Ryan Adams made what was, to my ears, his best record ever with 2014’s self-titled effort. More diverse and consistent than Heartbreaker and less bloated than Gold, Love Is Hell, and Cold Roses, Ryan Adams was a tight, taut, and tense collection of songs that saw Adams dealing with the loss of his grandmother and the pressures of a troubled marriage. Two and a half years later, the once-prolific Adams returns with the proper follow-up to his self-titled record, and it’s the closest he’s ever come to making a sequel. Prisoner carries many of the sonic and lyrical hallmarks of its predecessor, from the reverb-heavy production to the clear influence of 1980s Springsteen and Petty records. “Do You Still Love Me,” the opener and lead single, even bears a strong resemblance to the last record’s first track, “Gimme Something Good.”
Despite the similarities, though, Prisoner is not a rehash. The story has progressed, and the marriage that was fraying on Ryan Adams—between Adams and actress Mandy Moore—has torn apart here. A clear divorce record, Prisoner is understandably downbeat for the majority of its running time. Suffice to say that the hair metal guitar solo that breaks through the mix on “Do You Still Love Me” is a red herring. This record is more likely to include a mournful harmonica solo than a big ripping guitar solo.
The obvious parallel here is Springsteen’s Tunnel of Love. When The Boss recorded that 1987 album, he was nearing the end of his first marriage and reacting to the stratospheric fame he’d gained with 1984’s Born in the U.S.A. The result was a sad, slow record, mostly dominated by acoustic guitars, wistful synths, and harmonica. Adams borrows the rubric for Prisoner, right down to the nostalgic ‘80s-style production. “Prisoner,” “Doomsday,” “Shiver and Shake,” “Outbound Train,” and “Tightrope” all sound like they’ve been around for 20 years. Of course, Adams has never been shy about wearing his influences proudly—see the Love Is Hell cut “Hotel Chelsea Nights,” which is basically a “Purple Rain” rewrite—but he’s good enough at making sounds his own at this point that Prisoner never feels like anything but a Ryan Adams record.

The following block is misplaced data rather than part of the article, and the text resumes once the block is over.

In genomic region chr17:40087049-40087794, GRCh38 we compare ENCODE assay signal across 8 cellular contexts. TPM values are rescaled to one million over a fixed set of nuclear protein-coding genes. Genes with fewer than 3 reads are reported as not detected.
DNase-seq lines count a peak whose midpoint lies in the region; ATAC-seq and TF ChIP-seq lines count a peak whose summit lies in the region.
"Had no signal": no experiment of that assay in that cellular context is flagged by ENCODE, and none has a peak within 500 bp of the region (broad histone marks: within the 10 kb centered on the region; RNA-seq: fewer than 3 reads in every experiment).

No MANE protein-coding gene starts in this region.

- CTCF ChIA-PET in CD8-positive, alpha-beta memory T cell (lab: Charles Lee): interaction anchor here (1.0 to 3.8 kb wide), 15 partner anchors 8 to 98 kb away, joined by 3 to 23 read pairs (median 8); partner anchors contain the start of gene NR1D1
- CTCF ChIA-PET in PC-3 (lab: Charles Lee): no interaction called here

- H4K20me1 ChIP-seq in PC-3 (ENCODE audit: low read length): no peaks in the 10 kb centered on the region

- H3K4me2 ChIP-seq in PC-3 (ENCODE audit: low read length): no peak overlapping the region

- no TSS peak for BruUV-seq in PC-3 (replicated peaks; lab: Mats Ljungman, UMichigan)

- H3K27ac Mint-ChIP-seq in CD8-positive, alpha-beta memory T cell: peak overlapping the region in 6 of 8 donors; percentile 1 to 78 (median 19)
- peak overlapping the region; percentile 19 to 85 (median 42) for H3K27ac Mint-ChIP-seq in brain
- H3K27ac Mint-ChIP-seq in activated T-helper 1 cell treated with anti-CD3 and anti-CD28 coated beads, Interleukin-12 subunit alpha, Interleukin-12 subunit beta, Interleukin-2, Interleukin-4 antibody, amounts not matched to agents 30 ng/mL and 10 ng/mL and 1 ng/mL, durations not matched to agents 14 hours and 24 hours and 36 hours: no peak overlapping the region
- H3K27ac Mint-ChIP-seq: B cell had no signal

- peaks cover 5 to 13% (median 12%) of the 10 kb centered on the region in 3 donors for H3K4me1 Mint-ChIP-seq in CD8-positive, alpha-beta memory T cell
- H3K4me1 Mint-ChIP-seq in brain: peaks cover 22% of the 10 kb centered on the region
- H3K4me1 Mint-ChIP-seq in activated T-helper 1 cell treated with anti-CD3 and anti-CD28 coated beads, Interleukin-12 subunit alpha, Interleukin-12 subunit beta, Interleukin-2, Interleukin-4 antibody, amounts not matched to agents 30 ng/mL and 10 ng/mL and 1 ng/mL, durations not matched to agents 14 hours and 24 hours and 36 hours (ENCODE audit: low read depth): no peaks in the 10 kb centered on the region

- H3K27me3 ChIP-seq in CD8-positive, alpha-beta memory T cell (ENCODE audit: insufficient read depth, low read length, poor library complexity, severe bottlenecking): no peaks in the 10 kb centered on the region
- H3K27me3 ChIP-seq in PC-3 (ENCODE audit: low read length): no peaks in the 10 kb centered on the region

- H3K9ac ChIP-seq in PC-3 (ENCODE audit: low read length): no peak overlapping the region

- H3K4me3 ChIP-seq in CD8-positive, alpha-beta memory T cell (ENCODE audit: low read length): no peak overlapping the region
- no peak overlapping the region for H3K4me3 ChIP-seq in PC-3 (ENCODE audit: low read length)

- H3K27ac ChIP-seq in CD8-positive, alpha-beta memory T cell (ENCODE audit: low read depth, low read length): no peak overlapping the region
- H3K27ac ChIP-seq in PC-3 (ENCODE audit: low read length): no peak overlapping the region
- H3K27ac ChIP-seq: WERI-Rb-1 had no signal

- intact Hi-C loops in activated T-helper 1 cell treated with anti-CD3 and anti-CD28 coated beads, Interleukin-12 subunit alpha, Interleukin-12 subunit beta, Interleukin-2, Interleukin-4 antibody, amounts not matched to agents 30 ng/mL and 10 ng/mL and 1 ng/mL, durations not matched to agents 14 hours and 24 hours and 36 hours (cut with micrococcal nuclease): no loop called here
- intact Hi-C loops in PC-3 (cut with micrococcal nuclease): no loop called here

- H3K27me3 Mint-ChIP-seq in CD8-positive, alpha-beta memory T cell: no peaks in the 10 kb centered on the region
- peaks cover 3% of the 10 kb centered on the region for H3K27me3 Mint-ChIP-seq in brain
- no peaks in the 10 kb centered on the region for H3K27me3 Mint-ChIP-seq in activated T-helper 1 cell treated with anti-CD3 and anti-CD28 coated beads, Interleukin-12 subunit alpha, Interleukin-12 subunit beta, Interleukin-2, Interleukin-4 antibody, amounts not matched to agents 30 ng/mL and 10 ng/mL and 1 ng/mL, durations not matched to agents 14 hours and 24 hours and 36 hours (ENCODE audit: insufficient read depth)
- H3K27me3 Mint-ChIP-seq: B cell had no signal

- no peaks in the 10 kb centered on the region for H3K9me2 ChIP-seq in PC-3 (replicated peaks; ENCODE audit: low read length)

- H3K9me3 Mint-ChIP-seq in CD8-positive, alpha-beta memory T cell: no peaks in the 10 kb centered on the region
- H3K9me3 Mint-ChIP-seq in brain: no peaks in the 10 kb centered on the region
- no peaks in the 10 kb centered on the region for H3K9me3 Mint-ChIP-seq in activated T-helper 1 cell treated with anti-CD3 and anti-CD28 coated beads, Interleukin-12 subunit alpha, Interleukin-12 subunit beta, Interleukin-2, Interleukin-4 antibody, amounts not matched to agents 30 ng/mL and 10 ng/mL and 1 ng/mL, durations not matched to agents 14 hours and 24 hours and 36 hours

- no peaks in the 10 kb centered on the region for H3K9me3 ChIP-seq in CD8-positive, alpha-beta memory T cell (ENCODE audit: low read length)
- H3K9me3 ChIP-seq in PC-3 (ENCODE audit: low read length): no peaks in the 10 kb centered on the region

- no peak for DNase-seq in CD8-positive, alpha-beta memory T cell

Prisoner is a heavy listen. It’s probably the most oppressively and consistently sad record that Adams has made since his first. It makes sense that early chatter around the LP has labeled it his best in at least a decade, given the fact that many critics have been waiting for Adams to make another Heartbreaker since he made the first Heartbreaker. Still, don’t drop the needle on this record if you aren’t ready to hurt a little bit. “Shiver and Shake”—arguably one of the four or five best songs Adams has ever written—is the biggest gut-punch. “Maybe I’m a fool, doesn’t matter anyway/My chest is all tight, my heart still aches,” he sings in the third verse. Often, breakup songs paint the exit from a relationship like a blaze of glory: a moment of noble and exquisite pain that lasts about as long as a climactic action sequence in a Hollywood film. Here, Adams compares the dull, lingering ache of heartbreak to drug withdrawals. “I’ve missed you so much, I shiver and I shake.” There is nothing exquisite or noble about this pain: it’s just there, eating away at him. “If I wait here any longer, I’ll just fade away,” the song concludes, because Adams is convinced that the man will disappear before the pain does.